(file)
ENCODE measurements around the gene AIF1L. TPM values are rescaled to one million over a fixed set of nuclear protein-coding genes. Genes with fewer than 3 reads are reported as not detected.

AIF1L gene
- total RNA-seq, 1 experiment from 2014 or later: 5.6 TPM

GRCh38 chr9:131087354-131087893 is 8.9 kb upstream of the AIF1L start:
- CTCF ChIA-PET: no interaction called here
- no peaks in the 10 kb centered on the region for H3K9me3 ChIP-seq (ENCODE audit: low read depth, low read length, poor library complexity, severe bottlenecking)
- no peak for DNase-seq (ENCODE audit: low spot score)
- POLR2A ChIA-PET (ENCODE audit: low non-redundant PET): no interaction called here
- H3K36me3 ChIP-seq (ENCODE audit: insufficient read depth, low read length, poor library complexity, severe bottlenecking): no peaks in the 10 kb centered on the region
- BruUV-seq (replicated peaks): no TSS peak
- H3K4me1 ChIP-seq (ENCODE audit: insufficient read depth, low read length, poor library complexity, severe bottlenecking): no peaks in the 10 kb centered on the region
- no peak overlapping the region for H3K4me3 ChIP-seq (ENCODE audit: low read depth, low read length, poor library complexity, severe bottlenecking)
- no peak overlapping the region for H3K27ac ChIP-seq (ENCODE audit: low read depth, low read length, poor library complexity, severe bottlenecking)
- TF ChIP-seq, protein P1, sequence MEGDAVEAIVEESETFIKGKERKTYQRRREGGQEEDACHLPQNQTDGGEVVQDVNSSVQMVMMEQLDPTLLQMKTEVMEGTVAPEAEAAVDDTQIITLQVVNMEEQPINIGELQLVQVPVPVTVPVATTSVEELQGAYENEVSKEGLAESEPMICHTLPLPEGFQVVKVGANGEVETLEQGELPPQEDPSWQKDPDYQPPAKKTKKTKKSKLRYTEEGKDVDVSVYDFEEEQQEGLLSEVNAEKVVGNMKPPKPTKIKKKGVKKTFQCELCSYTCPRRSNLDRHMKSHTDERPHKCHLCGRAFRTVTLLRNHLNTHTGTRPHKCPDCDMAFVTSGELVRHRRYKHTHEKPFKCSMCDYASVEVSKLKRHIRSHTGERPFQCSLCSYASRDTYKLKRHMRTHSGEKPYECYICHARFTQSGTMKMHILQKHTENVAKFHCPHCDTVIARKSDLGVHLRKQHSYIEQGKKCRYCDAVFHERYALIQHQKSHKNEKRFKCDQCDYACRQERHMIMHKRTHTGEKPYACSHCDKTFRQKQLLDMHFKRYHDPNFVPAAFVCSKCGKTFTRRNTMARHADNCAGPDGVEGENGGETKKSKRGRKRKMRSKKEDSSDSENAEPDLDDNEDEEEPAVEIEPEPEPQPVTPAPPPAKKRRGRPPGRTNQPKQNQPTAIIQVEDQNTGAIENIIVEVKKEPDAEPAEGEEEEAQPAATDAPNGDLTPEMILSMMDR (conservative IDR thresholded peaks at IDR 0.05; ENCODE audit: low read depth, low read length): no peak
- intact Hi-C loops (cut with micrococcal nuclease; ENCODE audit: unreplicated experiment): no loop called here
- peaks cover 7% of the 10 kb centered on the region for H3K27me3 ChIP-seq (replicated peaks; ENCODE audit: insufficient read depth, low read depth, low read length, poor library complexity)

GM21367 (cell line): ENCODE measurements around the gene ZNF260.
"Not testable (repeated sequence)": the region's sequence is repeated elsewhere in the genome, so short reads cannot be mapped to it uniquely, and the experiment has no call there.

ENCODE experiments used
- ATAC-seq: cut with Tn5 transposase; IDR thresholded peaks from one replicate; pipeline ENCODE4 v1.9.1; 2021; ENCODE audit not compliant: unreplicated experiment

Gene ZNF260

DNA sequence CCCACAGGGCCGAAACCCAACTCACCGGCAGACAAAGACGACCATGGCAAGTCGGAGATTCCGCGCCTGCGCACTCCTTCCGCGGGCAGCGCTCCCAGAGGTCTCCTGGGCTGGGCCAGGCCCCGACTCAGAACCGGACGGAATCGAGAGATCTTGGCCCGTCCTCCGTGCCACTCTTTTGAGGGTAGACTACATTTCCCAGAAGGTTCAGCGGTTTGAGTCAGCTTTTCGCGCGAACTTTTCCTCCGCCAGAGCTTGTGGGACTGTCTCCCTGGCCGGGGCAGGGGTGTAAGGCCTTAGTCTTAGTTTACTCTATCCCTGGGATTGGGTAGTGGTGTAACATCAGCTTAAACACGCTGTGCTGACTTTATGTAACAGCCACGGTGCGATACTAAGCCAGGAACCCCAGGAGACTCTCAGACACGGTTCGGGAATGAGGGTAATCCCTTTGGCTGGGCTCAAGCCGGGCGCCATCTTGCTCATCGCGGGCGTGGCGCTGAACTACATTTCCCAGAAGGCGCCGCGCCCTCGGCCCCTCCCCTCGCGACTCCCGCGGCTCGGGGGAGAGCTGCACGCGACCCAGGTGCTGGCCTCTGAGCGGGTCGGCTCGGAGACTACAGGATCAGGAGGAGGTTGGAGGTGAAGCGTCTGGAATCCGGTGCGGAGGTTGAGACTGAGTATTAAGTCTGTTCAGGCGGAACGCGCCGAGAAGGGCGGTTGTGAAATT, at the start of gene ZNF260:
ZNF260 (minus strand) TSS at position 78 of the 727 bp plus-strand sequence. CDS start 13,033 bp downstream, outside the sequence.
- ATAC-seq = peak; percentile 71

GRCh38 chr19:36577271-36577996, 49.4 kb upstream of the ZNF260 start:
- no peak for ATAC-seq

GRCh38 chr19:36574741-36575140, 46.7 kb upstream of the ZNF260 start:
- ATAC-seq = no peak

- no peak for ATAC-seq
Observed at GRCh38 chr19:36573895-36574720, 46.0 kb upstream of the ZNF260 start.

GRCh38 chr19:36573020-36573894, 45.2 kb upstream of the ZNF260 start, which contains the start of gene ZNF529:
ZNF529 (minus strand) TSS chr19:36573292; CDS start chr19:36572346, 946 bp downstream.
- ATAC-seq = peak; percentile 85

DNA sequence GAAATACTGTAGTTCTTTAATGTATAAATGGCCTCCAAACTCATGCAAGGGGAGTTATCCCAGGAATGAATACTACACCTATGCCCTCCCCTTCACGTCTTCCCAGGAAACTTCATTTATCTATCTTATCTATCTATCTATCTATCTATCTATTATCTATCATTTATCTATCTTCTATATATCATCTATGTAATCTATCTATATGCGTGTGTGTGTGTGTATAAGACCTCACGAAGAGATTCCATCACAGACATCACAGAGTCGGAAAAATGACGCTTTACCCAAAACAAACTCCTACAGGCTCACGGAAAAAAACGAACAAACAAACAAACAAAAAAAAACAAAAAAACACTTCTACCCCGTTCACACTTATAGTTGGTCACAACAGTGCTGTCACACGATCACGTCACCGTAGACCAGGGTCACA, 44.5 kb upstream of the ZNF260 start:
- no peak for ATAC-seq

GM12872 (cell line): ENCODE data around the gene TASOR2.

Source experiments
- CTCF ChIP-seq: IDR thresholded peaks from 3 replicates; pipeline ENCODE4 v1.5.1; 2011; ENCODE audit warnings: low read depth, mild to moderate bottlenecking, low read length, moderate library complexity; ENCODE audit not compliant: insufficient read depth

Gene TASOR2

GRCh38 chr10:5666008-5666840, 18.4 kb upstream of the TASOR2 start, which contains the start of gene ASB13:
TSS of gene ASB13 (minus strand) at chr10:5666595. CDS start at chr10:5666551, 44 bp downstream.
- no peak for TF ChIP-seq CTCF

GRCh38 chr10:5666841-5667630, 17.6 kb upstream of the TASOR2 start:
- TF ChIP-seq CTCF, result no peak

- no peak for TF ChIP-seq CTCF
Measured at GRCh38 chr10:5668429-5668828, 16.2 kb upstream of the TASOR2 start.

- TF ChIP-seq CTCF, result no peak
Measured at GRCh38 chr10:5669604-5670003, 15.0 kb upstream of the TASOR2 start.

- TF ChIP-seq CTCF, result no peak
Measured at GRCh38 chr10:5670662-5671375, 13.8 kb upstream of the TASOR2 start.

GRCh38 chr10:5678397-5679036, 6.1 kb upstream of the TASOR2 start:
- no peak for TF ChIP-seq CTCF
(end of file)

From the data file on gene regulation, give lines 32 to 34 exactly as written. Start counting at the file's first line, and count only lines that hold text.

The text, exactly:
ZNF529 (minus strand) TSS chr19:36573292; CDS start chr19:36572346, 946 bp downstream.
- ATAC-seq = peak; percentile 85

DNA sequence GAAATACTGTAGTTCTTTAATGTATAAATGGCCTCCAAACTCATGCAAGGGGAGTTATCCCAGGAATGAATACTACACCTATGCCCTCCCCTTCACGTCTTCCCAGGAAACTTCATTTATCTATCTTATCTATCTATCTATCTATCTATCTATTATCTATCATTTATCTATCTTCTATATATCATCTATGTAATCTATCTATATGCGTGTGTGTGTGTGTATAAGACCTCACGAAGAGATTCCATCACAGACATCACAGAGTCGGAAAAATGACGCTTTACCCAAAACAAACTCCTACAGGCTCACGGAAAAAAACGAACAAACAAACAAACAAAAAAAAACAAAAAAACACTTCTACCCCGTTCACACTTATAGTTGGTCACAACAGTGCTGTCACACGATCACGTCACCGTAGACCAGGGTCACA, 44.5 kb upstream of the ZNF260 start: